DOST’s Automated Guideway Transit offers affordable, environmental friendly mass transport system

By Aerol B. Patena

MANILA, Feb 15 (PNA) — The worsening traffic situation in Metro Manila continues to usher in so much inconvenience to many people who usually arrive late in their offices or schools.

Scenes of people forming long lines to get on board various mass transport systems such as buses, jeepneys, taxicabs, LRT and MRT has been a familiar sight in the metropolis over the years.

The government has been actively pushing for alternative modes of transportation to decongest traffic and alleviate the plight of motorists and commuters.

Thus, the Department of Science and Technology (DOST) has developed a prototype automated guideway transit (AGT) system to address the pressing concern on traffic congestion and provide a viable answer to the serious threats to health and environment caused by the high pollutants emitted by the transport sector.

The initiative was undertaken by the DOST’s Metals Industry Research and Development Center (MIRDC) in partnership with the University of the Philippines, and with funding from the Philippine Council for Industry, Energy and Emerging Technology Research and Development (PCIEERD).

“The AGT seeks to provide a cheaper and greener alternative transport system in the country,” DOST Assistant Secretary and Metals Industry Research and Development Center (MIRDC) Officer-in Charge director Robert Dizon said in an interview with the Philippines News Agency (PNA).

The electrically powered train (EPT) runs at a speed of 40 kilometers per hour and is composed of two coaches that can accommodate 30 passengers each. It runs on rubber tires producing less noise and has a slimmer design, thus, allowing it to be built on narrow busy streets.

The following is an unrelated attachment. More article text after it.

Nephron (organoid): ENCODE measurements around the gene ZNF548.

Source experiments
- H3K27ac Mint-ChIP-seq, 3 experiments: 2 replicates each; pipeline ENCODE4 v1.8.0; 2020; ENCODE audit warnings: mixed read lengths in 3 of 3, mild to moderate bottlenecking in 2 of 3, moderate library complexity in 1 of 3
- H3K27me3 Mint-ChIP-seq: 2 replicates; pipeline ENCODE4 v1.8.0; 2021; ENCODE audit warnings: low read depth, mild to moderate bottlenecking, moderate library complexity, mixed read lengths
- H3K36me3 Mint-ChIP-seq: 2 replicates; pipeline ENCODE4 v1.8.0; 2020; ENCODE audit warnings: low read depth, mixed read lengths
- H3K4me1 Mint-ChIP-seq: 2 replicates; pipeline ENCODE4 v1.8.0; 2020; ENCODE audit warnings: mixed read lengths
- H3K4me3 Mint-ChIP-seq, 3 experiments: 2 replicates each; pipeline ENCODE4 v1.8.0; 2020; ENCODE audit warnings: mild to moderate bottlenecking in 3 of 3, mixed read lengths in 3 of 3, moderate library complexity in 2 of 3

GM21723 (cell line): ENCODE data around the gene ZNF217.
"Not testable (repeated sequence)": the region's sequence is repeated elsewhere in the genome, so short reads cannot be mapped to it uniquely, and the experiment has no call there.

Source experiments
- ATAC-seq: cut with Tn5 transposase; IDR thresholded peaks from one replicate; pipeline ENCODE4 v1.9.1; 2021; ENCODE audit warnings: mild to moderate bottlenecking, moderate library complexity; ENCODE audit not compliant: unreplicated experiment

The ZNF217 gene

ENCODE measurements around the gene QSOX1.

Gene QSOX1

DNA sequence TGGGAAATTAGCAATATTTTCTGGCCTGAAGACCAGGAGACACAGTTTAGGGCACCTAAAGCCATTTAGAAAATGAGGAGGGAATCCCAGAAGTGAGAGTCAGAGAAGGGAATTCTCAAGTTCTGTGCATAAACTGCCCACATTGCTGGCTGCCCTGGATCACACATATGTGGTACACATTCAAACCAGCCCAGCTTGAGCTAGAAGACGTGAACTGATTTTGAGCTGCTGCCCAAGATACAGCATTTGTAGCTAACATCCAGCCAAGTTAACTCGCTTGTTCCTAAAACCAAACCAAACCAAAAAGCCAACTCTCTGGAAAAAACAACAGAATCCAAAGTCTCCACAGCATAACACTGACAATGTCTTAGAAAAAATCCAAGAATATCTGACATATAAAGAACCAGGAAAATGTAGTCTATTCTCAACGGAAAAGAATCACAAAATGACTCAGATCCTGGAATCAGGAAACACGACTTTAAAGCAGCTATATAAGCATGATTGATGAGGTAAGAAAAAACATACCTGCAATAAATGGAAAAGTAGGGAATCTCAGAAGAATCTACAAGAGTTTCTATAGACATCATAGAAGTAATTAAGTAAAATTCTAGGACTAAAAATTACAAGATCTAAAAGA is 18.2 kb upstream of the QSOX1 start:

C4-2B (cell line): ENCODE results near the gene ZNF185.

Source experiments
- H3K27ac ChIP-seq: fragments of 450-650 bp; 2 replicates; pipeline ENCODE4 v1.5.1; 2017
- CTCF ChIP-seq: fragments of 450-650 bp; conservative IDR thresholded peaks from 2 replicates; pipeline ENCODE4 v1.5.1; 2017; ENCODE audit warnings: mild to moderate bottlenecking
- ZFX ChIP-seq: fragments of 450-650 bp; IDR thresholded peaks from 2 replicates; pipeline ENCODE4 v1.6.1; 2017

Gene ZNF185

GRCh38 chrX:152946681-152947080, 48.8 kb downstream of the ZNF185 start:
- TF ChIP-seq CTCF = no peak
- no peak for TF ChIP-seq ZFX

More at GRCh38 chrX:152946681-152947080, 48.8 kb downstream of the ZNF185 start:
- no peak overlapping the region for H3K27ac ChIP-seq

The EPT is also environmental friendly because of its zero greenhouse gas emission.

A 465-meter concrete guideway with a 25-meter radius curve in the middle is built inside the UP-Diliman Campus to serve as a test site to fine-tune the train’s speed, power, controls, and stress systems.

According to Dizon, the AGT is undergoing further improvements that will ensure that it will operate efficiently.

“People must be aware that research and development is a very tedious process. Nevertheless, we assure them that we are really working hard to further develop the AGT system as a reliable mode of transportation,” he said.

A public demonstration of the AGT was held in December last year attended by DOST Secretary Mario Montejo, UP Diliman Chancellor Dr. Caesar Saloma and representatives from the MIRDC.

The demo likewise served as simulation of the use of the AGT ticketing system. Guests in the event were given passenger cards and were asked to pass through the turnstyle before they can board the train which is similar to what happens in the LRT and MRT.

The demonstration provided an opportunity to present the locally-designed and developed mass transit system which is proceeding apace.

Simulated operations of the system are expected to start by March this year.

The DOST will submit a report to the UP Diliman officials by the middle of the year to determine whether the AGT is feasible as a transit system.

The project would be expanded into a 6.9-kilometre (4.3 mi) track that will loop the campus if it is found to be feasible. The route will include stops not covered by jeepneys plying the UP campus. A total of thirteen stations are included in the proposed plan.

The UP National Center for Transportation Studies is conducting pre-feasibility study which is funded by the DOST to determine concerns such as installing additional stations in the AGT, its operating costs and the roll out of the system on major thoroughfares.

“We intend the AGT to link up and complement existing mass transport system such as the LRT and MRT,” Dizon said.

“Thus, people from the provinces can board the AGT on their way to work or school and then ride the LRT or MRT. This would greatly help in lessening the vehicular congestion in Metro Manila,” he added. (PNA)